A picture roundup of new products and developments. Advanced-design features A drag-reducing front spoiler on Volvo's "concept" car retracts automatically at speeds under 40 mph, when it has little aerodynamic effect and could be damaged by curbs or deep snow. An electronic memory for the power-adjusted driver's seat is another feature that may turn up in future models: Push a button (above, right) and the memory recalls seat positions for four people. The dash has small CRT's for function and warning displays. A two-liter engine with fuel injection is turbocharged to deliver 136 hp and meet California's emission standards.
By DAVID SCOTT Munich, West Germany Starting next year, the people of Hamburg will be able to peer down on the city from a Cabintaxi, a personalized urban conveyor with a difference. It has small electric cars moving in both directions, but on a single elevated track. Cars run both above and below the slim, lofty beam. This unique mass-transit system was designed here by Messerschmidt-Bolkow-Blohm, Germany's leader in aerospace and a high-technology innovator in other fields.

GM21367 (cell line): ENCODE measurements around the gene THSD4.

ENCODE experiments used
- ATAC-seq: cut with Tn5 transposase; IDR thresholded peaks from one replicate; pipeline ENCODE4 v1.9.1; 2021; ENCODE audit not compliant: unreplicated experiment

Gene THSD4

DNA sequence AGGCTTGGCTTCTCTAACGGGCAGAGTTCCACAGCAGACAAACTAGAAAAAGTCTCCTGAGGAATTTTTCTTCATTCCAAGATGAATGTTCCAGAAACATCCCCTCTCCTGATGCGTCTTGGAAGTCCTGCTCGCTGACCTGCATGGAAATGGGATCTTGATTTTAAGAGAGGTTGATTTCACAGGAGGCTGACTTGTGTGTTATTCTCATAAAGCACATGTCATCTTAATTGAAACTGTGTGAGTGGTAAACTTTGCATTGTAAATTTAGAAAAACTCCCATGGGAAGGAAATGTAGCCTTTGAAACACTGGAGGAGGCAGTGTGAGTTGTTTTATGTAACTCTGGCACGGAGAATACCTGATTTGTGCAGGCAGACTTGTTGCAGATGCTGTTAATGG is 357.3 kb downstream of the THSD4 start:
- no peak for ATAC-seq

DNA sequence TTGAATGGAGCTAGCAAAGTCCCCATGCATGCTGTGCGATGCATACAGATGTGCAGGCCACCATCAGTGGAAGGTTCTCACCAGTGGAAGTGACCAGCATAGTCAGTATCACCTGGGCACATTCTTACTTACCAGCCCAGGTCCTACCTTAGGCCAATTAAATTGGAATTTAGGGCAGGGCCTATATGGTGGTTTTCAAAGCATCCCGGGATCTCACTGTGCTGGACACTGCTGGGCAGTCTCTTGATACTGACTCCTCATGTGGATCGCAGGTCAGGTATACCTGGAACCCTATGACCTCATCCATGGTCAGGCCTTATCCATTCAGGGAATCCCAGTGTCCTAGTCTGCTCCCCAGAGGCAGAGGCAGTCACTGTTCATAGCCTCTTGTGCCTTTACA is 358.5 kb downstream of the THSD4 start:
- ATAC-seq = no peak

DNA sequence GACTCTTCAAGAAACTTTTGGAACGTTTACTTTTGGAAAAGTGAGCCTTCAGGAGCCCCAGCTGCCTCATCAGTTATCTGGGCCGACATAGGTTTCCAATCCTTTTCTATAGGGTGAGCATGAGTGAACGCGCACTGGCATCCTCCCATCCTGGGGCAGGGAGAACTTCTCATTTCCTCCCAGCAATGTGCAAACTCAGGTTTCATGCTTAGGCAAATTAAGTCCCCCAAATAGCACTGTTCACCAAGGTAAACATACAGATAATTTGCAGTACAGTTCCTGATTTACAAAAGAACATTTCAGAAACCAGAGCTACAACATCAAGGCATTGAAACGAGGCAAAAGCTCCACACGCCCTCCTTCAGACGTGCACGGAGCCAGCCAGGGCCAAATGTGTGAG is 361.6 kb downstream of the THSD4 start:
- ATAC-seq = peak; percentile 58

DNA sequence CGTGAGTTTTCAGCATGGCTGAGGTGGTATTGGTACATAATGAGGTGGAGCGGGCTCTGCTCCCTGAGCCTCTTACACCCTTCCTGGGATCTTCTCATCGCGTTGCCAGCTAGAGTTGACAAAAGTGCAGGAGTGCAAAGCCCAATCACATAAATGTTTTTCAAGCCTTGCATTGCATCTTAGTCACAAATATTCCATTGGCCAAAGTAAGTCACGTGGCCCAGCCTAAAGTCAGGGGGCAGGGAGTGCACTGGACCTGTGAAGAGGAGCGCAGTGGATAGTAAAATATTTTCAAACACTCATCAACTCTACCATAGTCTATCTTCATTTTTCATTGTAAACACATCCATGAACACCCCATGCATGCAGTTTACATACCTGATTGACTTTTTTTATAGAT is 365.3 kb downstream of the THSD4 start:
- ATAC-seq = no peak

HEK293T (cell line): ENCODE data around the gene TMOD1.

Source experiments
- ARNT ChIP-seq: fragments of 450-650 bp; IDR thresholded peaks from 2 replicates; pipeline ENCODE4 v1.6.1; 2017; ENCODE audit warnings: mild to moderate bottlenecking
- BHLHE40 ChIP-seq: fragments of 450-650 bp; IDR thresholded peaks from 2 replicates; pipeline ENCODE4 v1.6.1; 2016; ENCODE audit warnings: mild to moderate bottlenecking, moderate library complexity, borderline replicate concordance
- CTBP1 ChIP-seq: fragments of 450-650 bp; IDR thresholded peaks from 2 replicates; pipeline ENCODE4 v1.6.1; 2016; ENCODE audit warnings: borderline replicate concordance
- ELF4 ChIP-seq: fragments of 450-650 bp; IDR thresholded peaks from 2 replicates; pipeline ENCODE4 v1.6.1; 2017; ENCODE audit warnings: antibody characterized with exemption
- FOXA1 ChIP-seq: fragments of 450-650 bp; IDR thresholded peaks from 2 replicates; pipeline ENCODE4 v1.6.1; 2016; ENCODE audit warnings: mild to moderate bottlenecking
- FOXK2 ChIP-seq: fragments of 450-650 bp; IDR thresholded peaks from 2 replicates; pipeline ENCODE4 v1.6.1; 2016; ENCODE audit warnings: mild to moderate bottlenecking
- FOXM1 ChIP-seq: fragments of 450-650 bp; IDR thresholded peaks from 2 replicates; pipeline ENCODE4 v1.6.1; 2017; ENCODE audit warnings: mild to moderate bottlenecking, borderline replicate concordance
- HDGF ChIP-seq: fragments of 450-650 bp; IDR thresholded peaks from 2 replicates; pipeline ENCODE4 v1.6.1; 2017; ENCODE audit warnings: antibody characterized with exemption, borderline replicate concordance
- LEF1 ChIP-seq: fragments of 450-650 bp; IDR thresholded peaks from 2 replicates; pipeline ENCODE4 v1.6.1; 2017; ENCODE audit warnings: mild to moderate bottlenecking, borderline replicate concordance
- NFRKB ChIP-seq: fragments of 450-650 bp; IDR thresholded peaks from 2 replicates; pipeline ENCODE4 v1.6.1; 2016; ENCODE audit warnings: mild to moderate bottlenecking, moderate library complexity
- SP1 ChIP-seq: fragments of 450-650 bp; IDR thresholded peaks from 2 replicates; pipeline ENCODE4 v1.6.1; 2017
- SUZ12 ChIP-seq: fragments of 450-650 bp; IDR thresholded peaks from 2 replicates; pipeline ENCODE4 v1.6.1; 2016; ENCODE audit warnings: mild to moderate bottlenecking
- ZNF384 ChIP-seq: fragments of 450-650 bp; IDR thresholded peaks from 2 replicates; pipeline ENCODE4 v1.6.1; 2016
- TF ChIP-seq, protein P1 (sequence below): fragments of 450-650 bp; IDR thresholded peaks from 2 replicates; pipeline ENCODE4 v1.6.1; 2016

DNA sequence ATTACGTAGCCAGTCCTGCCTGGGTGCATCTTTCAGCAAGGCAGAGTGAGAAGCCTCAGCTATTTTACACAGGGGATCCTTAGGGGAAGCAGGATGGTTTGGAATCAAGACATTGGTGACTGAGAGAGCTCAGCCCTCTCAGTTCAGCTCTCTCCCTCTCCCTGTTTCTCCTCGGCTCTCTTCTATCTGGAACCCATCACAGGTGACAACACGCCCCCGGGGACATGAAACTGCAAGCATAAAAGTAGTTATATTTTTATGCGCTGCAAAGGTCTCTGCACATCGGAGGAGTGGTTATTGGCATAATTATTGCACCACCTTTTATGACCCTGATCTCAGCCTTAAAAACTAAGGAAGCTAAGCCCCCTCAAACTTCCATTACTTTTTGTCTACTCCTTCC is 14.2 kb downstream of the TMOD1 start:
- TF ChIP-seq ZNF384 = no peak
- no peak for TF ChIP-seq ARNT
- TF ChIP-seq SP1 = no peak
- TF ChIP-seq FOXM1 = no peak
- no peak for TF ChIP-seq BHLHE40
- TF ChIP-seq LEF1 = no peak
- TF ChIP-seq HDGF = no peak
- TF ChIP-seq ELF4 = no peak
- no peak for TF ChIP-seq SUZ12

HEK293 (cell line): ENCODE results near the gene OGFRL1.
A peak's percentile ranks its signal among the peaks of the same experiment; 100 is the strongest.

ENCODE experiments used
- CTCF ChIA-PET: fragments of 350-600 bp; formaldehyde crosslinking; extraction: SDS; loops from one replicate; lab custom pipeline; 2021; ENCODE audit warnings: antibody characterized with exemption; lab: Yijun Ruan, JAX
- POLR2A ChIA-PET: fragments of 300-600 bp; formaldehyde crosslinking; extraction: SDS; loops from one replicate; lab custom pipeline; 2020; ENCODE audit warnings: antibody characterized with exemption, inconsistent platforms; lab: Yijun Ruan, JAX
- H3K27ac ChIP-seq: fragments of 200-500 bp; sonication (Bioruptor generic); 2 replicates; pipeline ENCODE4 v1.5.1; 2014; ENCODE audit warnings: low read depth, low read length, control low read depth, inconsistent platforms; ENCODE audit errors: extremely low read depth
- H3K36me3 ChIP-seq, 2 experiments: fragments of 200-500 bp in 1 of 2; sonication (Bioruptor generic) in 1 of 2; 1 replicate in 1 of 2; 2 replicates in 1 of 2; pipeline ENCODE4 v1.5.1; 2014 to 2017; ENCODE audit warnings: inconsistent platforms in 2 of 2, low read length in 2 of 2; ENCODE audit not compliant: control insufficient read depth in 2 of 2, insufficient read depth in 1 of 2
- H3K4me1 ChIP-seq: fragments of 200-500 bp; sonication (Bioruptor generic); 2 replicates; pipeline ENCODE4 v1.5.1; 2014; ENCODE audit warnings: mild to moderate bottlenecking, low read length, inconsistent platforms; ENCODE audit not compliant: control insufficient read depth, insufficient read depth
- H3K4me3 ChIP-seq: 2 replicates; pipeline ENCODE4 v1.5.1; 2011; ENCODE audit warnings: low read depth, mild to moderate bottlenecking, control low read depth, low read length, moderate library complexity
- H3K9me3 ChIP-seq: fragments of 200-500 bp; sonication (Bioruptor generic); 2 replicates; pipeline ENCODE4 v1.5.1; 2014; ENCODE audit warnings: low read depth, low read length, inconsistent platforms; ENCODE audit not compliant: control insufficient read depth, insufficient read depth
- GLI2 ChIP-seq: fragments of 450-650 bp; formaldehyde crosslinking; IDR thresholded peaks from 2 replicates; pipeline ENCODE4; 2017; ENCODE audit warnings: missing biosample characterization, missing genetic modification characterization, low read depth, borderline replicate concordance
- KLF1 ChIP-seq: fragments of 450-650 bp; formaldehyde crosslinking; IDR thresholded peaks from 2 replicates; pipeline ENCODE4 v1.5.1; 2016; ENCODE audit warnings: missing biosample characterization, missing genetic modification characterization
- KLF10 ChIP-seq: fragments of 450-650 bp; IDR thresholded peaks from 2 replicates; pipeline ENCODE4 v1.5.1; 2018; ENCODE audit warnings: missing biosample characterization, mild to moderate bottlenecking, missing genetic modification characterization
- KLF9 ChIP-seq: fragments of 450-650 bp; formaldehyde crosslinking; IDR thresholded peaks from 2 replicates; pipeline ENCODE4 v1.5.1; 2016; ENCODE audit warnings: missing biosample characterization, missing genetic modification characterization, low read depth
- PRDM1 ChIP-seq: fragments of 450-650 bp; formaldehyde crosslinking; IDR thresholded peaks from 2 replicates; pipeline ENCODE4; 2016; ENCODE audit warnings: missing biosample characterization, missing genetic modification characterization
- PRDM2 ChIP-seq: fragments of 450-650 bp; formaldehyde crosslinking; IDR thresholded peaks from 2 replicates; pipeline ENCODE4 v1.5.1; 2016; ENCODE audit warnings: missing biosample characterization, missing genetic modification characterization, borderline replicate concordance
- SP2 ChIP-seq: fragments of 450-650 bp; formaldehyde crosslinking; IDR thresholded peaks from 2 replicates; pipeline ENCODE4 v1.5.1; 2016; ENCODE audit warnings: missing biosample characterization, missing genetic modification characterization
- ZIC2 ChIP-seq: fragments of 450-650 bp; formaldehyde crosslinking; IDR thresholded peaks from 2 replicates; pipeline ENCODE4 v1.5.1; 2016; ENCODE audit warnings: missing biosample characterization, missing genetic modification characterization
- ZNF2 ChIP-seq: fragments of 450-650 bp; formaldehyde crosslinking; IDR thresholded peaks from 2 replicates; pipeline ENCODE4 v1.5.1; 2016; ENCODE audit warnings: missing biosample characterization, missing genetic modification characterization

Several incompatible disc machines will tease the eager buyer next year By JOHN FREE If you're confused by ads citing advantages of one videotape machine over an incompatible competitor, brace yourself. More befuddlement is brewing. Early next year, makers of two— and perhaps three—mutually incompatible video-disc players will each be shouting the virtues of their products while cleverly knocking the others. Battle lines between two differing disc technologies took shape in the early 1970's with demonstrations of early lab prototypes. Despite attempts at standardization, the lines hardened for two types of disc players: Optical, involving touchless disc playback with a laser beam, and mechanical systems, requiring contact between the disc and pickup stylus.